According to the World Health Organization (WHO), an estimated 13 million babies are born prematurely every year. That’s roughly 25 preterm babies every minute – around the world.
World Prematurity Day, on November 17th, raises awareness of preterm birth and the impact on babies and their families. Complications of preterm births are the main cause of death in children under the age of 5. Of those that survive the neonatal period, many can suffer a lifetime of serious health issues, disabilities and long-term care. Ultrasound scanning has an important part to play in preventing the issues.
Ultrasound scanning can help predict preterm births
Preterm babies are commonly defined as those born alive before 37 weeks of full gestation. They may be born early as a result of spontaneous preterm labour, or medical interventions requiring an early caesarean birth.
The different causes of preterm birth make it challenging to develop universally effective treatments, but ultrasound technology can help. Cervical shortening can precede delivery by weeks, or months, and is one of the common risk factors for preterm birth. Cervical-length measurement, using ultrasound scanning, has been shown to be an efficient and cost-effective method for predicting preterm birth, particularly in asymptomatic women. Early screening and diagnosis is important, as there are preventative measures and treatments that can be offered to high-risk patients.
Ultrasound has an important role
Preterm birth is a global issue. According to WHO, more than 90% of extremely preterm babies (at less than 28 weeks) born in low-resource countries die within the first few days, compared with less than 10% in high-income settings.
The last decade has seen only a slight reduction in rates, and things clearly need to improve. There is an urgent need to focus on predicting and preventing the causes of preterm births, so that we can improve the outcomes for babies. The use of technology, such as obstetric and gynecological ultrasound, has an important part to play in early diagnosis and subsequent treatment.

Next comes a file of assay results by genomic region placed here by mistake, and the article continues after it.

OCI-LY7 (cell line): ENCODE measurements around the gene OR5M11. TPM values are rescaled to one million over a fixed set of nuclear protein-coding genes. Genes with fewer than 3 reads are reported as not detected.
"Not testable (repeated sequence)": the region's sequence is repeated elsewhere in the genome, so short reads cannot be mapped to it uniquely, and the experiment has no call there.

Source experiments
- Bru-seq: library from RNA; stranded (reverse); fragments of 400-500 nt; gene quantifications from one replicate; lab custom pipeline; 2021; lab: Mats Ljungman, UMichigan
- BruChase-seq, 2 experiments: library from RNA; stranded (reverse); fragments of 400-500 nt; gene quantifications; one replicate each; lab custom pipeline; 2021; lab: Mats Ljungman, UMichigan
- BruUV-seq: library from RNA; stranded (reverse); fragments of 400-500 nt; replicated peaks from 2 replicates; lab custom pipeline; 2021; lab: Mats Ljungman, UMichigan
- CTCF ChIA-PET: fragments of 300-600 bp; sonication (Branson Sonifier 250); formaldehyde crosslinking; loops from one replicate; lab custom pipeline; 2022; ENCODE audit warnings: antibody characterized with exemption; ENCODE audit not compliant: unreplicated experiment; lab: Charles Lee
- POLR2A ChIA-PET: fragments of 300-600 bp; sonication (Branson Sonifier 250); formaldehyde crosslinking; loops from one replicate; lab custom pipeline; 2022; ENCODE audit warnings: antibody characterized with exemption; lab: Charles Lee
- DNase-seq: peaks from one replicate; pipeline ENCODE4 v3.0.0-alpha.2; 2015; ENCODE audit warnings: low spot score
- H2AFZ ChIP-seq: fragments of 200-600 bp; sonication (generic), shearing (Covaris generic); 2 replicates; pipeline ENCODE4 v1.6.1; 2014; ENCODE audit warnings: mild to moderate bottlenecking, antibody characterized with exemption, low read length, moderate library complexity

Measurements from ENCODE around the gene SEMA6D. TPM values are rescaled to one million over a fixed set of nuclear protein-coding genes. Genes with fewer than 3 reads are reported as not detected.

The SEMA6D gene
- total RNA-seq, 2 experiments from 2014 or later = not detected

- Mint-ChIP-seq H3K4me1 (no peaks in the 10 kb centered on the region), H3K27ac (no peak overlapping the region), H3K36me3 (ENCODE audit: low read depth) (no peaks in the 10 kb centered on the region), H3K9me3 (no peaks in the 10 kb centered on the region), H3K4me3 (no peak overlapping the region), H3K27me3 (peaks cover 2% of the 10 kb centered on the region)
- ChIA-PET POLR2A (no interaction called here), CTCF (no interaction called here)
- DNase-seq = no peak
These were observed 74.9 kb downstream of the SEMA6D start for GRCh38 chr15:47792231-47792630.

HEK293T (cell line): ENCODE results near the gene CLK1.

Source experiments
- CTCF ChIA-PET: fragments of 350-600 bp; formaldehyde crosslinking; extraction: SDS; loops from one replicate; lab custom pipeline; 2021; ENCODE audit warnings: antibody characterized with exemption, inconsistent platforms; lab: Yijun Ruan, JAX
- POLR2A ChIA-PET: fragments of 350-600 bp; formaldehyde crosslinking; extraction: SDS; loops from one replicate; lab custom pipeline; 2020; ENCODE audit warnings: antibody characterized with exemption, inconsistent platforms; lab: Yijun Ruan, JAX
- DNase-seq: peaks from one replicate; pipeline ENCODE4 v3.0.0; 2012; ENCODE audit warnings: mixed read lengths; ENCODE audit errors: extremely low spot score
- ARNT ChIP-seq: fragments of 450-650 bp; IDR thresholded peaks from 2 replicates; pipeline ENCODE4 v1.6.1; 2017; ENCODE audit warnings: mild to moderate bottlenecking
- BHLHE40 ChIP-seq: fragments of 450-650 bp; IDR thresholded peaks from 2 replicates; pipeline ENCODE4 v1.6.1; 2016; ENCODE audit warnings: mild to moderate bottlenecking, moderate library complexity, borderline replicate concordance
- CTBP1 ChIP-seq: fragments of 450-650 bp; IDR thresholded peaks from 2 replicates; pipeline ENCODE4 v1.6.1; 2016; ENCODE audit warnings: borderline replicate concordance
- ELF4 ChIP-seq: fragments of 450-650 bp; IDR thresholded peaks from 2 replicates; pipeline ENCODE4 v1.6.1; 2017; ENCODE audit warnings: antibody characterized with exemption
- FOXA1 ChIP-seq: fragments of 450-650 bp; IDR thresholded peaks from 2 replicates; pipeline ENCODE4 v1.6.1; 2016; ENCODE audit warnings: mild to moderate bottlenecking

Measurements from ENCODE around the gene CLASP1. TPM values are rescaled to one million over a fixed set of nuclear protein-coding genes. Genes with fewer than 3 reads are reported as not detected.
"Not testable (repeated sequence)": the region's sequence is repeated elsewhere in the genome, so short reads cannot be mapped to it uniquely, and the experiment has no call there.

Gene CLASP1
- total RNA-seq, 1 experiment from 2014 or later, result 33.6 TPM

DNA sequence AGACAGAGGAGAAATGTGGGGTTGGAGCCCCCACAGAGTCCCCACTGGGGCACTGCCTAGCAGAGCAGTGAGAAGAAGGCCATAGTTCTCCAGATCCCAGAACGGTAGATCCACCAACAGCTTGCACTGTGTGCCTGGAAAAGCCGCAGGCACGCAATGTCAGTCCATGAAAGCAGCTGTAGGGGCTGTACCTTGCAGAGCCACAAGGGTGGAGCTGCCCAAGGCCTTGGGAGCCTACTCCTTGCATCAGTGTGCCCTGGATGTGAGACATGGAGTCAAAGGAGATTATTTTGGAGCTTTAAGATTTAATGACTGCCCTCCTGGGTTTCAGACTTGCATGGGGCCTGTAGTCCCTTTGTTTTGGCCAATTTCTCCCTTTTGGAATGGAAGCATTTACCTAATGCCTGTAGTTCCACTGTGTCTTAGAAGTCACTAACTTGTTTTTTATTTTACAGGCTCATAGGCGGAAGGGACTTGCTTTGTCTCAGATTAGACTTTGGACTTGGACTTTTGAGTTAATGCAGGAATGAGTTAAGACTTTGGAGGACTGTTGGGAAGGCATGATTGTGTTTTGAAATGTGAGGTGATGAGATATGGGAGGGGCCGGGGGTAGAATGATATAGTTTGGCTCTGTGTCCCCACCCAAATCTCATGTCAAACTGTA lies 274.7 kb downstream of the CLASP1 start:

Ask the Experts
ISUOG’s Practice Guideline on the role of ultrasound in predicting spontaneous preterm birth, provides a comprehensive overview of how ultrasound can help. Two of the authors, Professor Fabricio Da Silva Costa and Dr Conrado Coutinho, featured in our two-part ‘Ask the Experts’ series, where they answered some key questions on preterm birth.
ISUOG supporting ultrasound scan providers
For medical practitioners who would like to know more about the use of ultrasound in obstetrics and gynecology, and for those who would like to update their knowledge, ISUOG offers CME activities for members on our structured learning platform, The Academy.
Our mission is to make sure that all scan providers are highly-trained. Our Basic Training Online Program consists of 30 courses, theoretical assessments, an ISUOG certificate and CME credits. It has been designed to provide a solid foundation and systematic approach, enabling practitioners to become confident in delivering scans without supervision.